What are head and neck cancers?
What are head and neck cancers?
Types of head and neck cancers
Head and neck cancers are usually categorised by the area of the head and neck region that the cancer starts. These areas include:1,2
- Mouth (oral cavity) – including the lips, tongue, gums, and other structures inside the oral cavity
- Throat (pharynx)
- Voice box (larynx)
- Nose – including the nasal cavity and sinuses
- Salivary glands
- Skin of the head and neck
There are three main types of head and neck cancer, which are named after the type of cell that the cancer starts in:1,2
- Mucosal squamous cell carcinomas start in the squamous cells, or moist lining, of the mouth, nose, and throat, and account for around 9 in 10 head and neck cancers*
- Adenocarcinomas start in the glandular cells of the head and neck area
- Cutaneous carcinomas start in the skin of the head and neck area
*Cancer Council Australia. Understanding Head and Neck Cancer. September 2021.
Symptoms associated with head and neck cancer
Head and neck cancers can be associated with a number of different symptoms, which are usually specific to the type and location of the cancer. However, some general symptoms may include:1,2
- Hoarse voice
- Sore throat that doesn’t get better
- Constant coughing
- Difficulty swallowing
- Bad breath
- Unexplained weight loss
These symptoms can occur with conditions other than head and neck cancer. You should make an appointment with your GP or specialist for a check-up or to discuss any concerns or questions that you may have.1,2
Risk factors for head and neck cancers
There are different risk factors that are associated with head and neck cancers, which may include:1,2
- Smoking tobacco products
- Drinking alcohol
- Infection with the human papillomavirus (HPV)
- Being obese or overweight
- Age over 40 years
- Poor oral or dental health
- Chewing tobacco, betel nut, areca nut, gutka or paan
- Weakened immune system
- Sun exposure
- Certain environmental exposures (e.g., chemicals, wood dusts, asbestos fibres)
- Infection with the Epstein-Barr virus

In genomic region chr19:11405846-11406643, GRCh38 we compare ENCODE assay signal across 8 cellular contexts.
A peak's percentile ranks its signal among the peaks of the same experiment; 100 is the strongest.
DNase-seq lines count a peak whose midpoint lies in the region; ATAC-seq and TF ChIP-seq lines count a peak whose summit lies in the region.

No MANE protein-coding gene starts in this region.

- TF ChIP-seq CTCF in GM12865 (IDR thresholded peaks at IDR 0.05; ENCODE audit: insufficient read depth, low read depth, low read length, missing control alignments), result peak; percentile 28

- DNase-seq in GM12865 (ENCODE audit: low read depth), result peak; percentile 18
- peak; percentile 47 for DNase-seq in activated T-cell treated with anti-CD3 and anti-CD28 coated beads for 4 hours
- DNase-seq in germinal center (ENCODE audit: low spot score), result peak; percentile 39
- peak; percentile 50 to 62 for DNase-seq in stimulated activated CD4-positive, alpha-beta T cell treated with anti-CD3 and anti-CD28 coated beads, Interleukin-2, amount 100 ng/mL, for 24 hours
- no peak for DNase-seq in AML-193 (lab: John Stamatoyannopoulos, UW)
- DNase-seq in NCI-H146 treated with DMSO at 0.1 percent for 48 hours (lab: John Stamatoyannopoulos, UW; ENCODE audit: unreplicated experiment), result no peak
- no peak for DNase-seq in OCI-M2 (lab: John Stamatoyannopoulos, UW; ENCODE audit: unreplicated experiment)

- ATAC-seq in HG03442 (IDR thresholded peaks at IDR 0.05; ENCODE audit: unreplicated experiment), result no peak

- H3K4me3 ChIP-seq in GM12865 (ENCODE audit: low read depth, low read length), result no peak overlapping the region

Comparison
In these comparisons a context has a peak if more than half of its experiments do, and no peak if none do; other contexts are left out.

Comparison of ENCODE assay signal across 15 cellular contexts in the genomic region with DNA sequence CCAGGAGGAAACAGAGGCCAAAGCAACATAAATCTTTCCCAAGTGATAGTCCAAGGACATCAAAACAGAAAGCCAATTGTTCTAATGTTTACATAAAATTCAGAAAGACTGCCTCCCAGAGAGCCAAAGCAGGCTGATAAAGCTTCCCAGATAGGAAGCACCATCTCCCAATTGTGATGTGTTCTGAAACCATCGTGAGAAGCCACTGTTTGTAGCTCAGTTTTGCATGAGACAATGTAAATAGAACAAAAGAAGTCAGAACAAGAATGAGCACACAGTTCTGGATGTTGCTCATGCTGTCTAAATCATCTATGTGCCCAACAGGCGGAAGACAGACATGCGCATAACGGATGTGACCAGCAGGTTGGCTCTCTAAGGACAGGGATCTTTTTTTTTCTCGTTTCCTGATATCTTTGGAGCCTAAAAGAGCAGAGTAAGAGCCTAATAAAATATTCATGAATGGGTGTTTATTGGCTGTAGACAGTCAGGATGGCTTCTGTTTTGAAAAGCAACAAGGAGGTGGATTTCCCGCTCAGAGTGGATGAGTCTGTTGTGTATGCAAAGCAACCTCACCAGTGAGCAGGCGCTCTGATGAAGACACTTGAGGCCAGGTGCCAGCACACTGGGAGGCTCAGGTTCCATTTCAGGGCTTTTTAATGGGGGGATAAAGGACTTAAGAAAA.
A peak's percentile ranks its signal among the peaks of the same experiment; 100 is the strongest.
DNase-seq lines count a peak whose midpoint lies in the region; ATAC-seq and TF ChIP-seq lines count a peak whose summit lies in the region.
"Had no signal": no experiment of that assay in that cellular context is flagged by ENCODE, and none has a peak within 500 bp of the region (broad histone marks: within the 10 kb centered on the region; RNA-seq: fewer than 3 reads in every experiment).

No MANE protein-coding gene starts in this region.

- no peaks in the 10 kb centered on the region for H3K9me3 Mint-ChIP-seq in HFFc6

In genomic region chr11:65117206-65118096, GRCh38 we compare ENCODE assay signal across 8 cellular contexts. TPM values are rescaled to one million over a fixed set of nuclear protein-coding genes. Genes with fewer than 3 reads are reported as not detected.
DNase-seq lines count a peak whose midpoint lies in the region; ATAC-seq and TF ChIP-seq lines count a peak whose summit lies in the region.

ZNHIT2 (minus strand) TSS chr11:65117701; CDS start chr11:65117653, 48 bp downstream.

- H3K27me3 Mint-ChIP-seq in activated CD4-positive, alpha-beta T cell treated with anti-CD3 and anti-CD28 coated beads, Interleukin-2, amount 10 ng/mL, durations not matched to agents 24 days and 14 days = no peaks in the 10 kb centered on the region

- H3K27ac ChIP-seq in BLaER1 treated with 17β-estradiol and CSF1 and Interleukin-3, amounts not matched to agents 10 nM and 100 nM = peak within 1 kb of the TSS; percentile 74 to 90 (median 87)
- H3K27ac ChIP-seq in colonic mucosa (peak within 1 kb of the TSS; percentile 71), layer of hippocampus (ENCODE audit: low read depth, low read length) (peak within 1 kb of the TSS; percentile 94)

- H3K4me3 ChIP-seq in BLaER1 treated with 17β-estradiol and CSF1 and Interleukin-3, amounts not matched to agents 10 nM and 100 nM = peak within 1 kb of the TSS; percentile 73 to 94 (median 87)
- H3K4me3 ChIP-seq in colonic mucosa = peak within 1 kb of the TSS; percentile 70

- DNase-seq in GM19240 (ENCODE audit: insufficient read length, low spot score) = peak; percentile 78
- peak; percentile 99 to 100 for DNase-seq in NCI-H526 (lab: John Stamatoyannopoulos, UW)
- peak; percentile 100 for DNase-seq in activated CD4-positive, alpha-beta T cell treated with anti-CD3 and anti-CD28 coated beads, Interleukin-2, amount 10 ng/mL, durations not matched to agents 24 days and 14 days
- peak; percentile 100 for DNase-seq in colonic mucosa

- Being Aboriginal and Torres Strait Islander
- Past radiation therapy to the head and neck area
- Certain inherited conditions (e.g., Fanconi anaemia, Li-Fraumeni syndrome)
Having one or more of these risk factors does not mean that you will get head and neck cancer.2 Talk to your doctor if you have any questions or concerns.
Treatment options for head and neck cancers
Radiation therapy - Radiation therapy uses a controlled dose of radiation, usually in the form of x-rays, to destroy or damage the cancer cells. Radiation therapy may be used as the main treatment for head and neck cancer or used together with other treatments to treat the cancer or help relieve symptoms.1
Chemotherapy - Chemotherapy uses medications, usually given by injection or tablet, to help kill cancer cells or slow their growth and spread. Chemotherapy can be used in conjunction with other cancer treatments.1
We understand that you may have more questions about head and neck cancer. You may find the below organisations helpful to contact:
- Targeting Cancer - www.targetingcancer.com.au
- Cancer Council - www.cancer.org.au
- Head & Neck Cancer Australia -www.headandneckcancer.org.au
- eviQ - www.eviq.org.au
In Australia, we have more than 40 oncology centres in metro and regional Queensland, New South Wales, Victoria, South Australia, and Western Australia.
Our experienced, specialised doctors offer bespoke, dedicated care aiming to provide the best possible clinical outcomes.
This website is provided for information purposes only. Nothing on this website is intended to be used as medical advice, or to diagnose, treat, cure, or prevent any disease. It should not be used as a substitute for your own health professional's advice.
Any medical procedure or treatment involving the use of radiation carries risks, including skin irritation and associated pain. Before proceeding with treatment, you should discuss the risks and benefits of the treatment with an appropriately qualified health practitioner. Individual treatment outcomes and experiences will vary.
- Cancer Council. Understanding head and neck cancers. September 2021. Available: https://www.cancer.org.au/cancer-information/types-of-cancer/head-and-neck-cancers [accessed November 2023].
- Cancer Australia. Head and neck cancer. August 2023. Available: https://www.canceraustralia.gov.au/cancer-types/head-and-neck-cancer/overview [accessed November 2023].